- On 29 March 2021, the Criminal Court set up a new measure to restrict the trial only for the defendants, lawyers, and two family members of each defendant who did not receive bail. No other persons were allowed to observe the trial inside the courtroom. The Court only broadcasted the trial in a separate room for some observers to watch. Later, on 7-8 April 2021, the Court did not allow any other persons to observe the trial even though there was no order issued to conduct this case in secret.
Even though the Court broadcasted the trial, they only also imposed a screening mechanism to select only a few persons to observe it. According to the information received, one journalist insisted that others were not allowed to enter the room to attend the trial because the Court only permitted those who had undergone training with the Criminal Court to do so. Additionally, only some parts of the broadcasted trial, such as those on 29 March and 8 April, were audible.
On 7 April, the observers could not hear what was said during the trial; they only saw a muted broadcasting session. This practice violates the open court principle, which should allow the public to openly attend court proceedings, no matter whether they have direct connections to the case or not.
- TLHR would like to petition the Court to reconsider an unreasonable measure of limiting the number of observers allowed into the courtroom. The courtroom No. 704 is spacious and capable of hosting a considerable number of observers while practicing social distancing.
On 7 – 8 April 2021, the Court did not allow the defendants’ family members to observe the trial in Courtroom No. 704, citing concerns about the potential spread of COVID-19. The room has sufficient space with allocated seats for family members and other interested persons. The Court could have put in place proper disease control measures and upheld the open court principle without barring the defendants’ family members from observing the trial in Courtroom No. 704.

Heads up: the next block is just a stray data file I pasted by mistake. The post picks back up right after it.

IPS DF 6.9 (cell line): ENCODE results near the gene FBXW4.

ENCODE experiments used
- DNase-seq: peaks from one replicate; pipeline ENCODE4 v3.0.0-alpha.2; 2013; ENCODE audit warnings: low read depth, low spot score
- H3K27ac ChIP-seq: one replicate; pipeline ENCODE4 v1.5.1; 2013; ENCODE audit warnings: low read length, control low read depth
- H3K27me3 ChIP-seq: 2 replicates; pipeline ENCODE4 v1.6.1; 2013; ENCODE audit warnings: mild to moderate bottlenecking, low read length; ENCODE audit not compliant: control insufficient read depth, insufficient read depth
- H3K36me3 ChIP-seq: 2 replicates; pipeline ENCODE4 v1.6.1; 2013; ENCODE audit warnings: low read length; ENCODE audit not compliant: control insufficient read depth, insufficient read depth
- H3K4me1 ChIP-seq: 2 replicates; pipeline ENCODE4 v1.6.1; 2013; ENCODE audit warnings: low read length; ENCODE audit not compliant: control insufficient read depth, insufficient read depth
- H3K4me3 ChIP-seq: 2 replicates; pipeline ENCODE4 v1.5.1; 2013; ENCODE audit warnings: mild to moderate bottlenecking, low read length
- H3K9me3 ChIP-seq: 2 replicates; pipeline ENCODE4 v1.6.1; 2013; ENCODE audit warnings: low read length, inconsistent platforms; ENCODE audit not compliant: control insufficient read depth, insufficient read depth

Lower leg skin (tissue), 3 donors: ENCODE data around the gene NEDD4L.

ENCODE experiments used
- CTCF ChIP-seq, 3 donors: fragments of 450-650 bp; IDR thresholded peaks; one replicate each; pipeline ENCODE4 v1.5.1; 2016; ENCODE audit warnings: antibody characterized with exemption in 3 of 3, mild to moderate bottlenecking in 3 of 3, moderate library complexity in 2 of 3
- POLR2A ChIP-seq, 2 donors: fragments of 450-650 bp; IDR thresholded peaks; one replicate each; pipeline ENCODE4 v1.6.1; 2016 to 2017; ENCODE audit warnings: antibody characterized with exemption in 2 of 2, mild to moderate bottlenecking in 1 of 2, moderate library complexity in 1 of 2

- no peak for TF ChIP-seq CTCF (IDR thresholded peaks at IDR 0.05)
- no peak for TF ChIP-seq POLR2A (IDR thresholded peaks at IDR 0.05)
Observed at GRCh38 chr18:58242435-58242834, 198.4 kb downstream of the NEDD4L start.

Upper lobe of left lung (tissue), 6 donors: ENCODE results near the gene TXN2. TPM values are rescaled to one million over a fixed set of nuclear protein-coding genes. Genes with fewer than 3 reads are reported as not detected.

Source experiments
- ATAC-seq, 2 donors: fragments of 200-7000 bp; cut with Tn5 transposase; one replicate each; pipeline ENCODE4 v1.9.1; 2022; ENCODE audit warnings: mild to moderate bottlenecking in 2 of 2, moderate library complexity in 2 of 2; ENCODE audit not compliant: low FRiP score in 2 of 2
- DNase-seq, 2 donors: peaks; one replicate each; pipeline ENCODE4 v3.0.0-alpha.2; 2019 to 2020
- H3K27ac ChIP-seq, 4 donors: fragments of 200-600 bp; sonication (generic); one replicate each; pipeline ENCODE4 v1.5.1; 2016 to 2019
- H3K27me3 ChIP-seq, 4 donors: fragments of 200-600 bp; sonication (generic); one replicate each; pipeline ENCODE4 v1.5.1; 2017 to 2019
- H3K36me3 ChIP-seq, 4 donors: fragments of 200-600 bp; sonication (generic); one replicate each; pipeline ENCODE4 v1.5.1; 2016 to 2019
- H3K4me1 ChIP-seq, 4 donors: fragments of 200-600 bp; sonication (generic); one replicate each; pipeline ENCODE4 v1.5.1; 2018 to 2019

On the contrary, the Court permitted more than 30 officials from the prison and court marshals to enter the courtroom and sit next to the defendants who did not receive bail without any physical distancing.
- During the trial, no one was allowed to speak with the defendants. The family members who managed to observe the trial on 29 March 2021 had to ask for permission each time that they want to talk to the defendants. Moreover, the defendants who remain in detention could not freely consult with other defendants who have been granted bail; they also needed to ask for the Court’s permission every time they wanted to speak.
Notably, the lawyers also were unable to discuss the case with the defendants confidentially because the Prison officials were always standing or sitting in close proximity to monitor them. When the lawyers brought documents to the defendants to get their signatures, the Prison officials would also have to inspect them first. This pattern of behavior occurs throughout the three days of the trial.
On 29 March 2021, Lawyer Sirikan Charoensri also approached Defendant No. 12 to speak to her, but a male official from the prison grabbed her hands and shoved himself between both of them to listen to this lawyer-client conversation. More details about this incident are available in the complaint letter of Ms. Sirikan, dated 21 April 2021, attached as Appendix No. 1.
- The Court has initiated a measure to confiscate the mobile phones of lawyers, public prosecutors, and defendants under a temporary release. The authorities justified such a measure by citing an incident on 15 March 2021 when a person allegedly used their mobile phone to film what was happening in the courtroom. Nevertheless, upon considering a video record from the courtroom’s CCTV camera, it was evident that the defense lawyers, public prosecutors, and defendants were not involved in this act in any manner.